András was born about 1015, a son of Vazul (Basil) 'the Blind' of Hungary, lord of Gran and regions roughly corresponding with today's Slovakia. His mother was said to be a daughter of the Tsar of Bulgaria. She has been identified as either Katun Comitopuli of Bulgaria or Katalin of Bulgaria. András was from a younger branch of the Arpád dynasty. Hungarian tribal society favoured patrilineal seniority, not primogeniture, to determine the order of succession, which made other males of the Arpád dynasty in cadet lines dangerous to the incumbent king. András' branch of the dynasty had long been rivals of the older branch, to which Stephan I of Hungary and his father belonged. For the preceding half century the rivalry had centred much on the conflict between paganism and Christianity, representing (and used), respectively, by the younger and older branches. The older branch went extinct in the male line with Stephan's death in 1038, which opened up new opportunities for the younger, surviving male line. Stephan's female-line successors Aba Samuel and Peter Orseolo felt it necessary to suppress the rival family.
A period of dynastic struggle following Stephan's death was concluded after the death of Stephan's brother-in-law Peter Orseolo, when András took the Hungarian throne for his branch of the Arpád dynasty.
Under the rule of Stephan's other brother-in-law Sámuel Aba, András and his brothers Levente and Béla had been exiled from Hungary, fearing for their lives. First fleeing to Bohemia, they continued to Poland where Béla married into that royal family. András and Levente, possibly feeling overshadowed by their brother, continued on, settling in Kiev, and András married Anastasia, a daughter of Jaroslav I Vladimirovitch, grand duke of Kiev.
Their return to Hungary in 1046 sparked the Vatha pagan rising, in which András through pagan support managed to wrest the crown from Peter Orseolo. András was crowned in 1047 and strengthened his rule by military success, in part thanks to pagan support. Nevertheless, he continued the policies of Christianisation that had previously been in place. As Hungarian king, András remained an ally of his former hosts in exile, the Kievan Rus'.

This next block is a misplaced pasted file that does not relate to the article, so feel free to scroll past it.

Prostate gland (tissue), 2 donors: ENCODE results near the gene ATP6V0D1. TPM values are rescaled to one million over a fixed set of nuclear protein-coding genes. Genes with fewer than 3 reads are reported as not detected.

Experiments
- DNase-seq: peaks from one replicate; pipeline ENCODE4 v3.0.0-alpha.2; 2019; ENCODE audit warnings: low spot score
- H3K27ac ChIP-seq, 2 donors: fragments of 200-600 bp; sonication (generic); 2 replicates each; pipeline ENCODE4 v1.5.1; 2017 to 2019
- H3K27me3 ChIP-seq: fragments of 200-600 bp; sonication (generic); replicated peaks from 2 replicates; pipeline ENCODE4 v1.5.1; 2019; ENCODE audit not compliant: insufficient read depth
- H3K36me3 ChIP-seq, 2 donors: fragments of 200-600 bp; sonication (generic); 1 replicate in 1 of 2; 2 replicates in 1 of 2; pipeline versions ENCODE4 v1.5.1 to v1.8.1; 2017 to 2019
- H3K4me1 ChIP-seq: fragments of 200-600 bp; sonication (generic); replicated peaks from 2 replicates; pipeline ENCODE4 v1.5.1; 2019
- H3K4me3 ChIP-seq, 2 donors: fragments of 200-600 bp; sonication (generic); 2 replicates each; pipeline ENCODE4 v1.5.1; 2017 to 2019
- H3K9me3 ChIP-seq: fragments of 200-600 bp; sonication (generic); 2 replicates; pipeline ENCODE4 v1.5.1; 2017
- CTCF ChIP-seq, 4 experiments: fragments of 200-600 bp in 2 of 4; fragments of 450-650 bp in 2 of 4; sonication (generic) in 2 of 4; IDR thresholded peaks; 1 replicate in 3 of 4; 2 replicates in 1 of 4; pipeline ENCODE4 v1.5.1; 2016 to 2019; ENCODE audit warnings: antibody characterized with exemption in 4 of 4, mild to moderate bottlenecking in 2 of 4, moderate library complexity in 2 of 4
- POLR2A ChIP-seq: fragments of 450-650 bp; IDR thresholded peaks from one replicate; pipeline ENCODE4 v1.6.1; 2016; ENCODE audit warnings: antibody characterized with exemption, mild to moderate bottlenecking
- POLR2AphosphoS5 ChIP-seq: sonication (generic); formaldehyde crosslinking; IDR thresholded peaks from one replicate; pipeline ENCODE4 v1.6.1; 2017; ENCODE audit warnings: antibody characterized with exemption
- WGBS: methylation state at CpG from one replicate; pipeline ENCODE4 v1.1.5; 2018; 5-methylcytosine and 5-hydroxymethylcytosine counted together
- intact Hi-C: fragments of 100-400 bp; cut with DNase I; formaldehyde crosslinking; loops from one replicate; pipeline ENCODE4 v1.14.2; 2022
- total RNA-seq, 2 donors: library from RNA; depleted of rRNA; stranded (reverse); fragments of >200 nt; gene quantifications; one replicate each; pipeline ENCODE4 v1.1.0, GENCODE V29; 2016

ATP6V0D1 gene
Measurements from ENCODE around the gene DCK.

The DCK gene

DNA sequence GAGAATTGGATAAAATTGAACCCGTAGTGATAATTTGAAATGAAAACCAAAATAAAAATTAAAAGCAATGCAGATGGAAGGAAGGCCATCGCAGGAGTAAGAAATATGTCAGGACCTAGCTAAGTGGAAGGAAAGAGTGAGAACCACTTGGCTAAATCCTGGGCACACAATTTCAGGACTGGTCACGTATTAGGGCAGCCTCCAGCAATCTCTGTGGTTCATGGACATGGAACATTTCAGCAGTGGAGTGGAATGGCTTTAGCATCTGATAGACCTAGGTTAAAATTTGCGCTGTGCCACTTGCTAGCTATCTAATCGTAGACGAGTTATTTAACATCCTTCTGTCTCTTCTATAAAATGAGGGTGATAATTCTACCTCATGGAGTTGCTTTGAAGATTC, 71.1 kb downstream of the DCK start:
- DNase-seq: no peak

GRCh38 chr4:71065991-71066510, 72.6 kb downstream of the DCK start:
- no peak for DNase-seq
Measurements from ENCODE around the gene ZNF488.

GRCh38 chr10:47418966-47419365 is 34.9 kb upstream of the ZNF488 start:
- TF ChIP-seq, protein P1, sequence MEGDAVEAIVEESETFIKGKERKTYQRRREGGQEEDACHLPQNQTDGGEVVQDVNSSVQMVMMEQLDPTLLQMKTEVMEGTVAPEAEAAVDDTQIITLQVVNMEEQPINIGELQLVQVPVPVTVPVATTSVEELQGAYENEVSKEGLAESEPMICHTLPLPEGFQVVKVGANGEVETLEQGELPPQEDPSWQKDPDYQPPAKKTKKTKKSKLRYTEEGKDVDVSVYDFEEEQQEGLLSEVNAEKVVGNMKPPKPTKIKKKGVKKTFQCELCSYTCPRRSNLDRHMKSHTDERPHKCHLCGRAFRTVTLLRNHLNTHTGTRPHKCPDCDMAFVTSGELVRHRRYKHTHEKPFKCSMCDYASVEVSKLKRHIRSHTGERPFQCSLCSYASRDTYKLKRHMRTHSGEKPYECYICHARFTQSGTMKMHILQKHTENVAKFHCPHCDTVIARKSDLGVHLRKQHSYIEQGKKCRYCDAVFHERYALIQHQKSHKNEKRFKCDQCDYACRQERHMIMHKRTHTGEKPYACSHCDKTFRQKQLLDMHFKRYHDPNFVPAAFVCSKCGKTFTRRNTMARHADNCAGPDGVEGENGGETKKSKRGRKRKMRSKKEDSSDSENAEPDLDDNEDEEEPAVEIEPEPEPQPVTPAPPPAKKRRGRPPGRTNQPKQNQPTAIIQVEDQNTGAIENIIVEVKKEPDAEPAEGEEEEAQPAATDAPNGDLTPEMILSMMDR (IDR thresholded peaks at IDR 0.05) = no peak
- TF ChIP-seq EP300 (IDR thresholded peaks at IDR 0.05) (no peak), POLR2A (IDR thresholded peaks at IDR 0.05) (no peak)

The relationship with the Holy Roman Empire remained tense. The previous king, Peter Orseolo, had been a close ally of Emperor Heinrich III, and during his second reign, after the interlude of the reign of Sámuel Aba, Hungary had been part of the Holy Roman Empire. Heinrich now undertook two largely unsuccessful campaigns against Hungary, in 1051 and again in 1052. András then formed an alliance in 1053 with Konrad II, duke of Bavaria, thereby supporting the opposition to the emperor.
In 1057 András tried to ensure his succession by having his five-year-old son Salomon crowned as king. This proved unsuccessful, as in 1060 András' brother Béla I managed to unseat András and gain the throne, if only for a short time.
András, who was wounded in the battle against Béla, sent Salomon to Germany for safekeeping, and died in 1061. He and his family are buried in the Tihany abbey, founded by him on the shores of Lake Balaton.
His son Salomon followed his uncle Béla I as king of Hungary from 1063 to 1071, but neither of Salomon's sons (Salomon and David) left surviving male descendants, and the younger line of Béla prevailed after Salomon's death, with first Béla's son Geisa then Geisa's brother Laszlo; Laszlo was followed by Geisa's son Kalman. András' daughter Adelheid married Wratislaw II, king of Bohemia; however the descent continued only through her daughter Judith, who married Wladyslaw I Herman, king of Poland and became the mother of Boleslaw III Krzywousty, king of Poland, the great-grandson of András. And so the line from András continued not in Hungary, but in the Piast dynasty of Poland.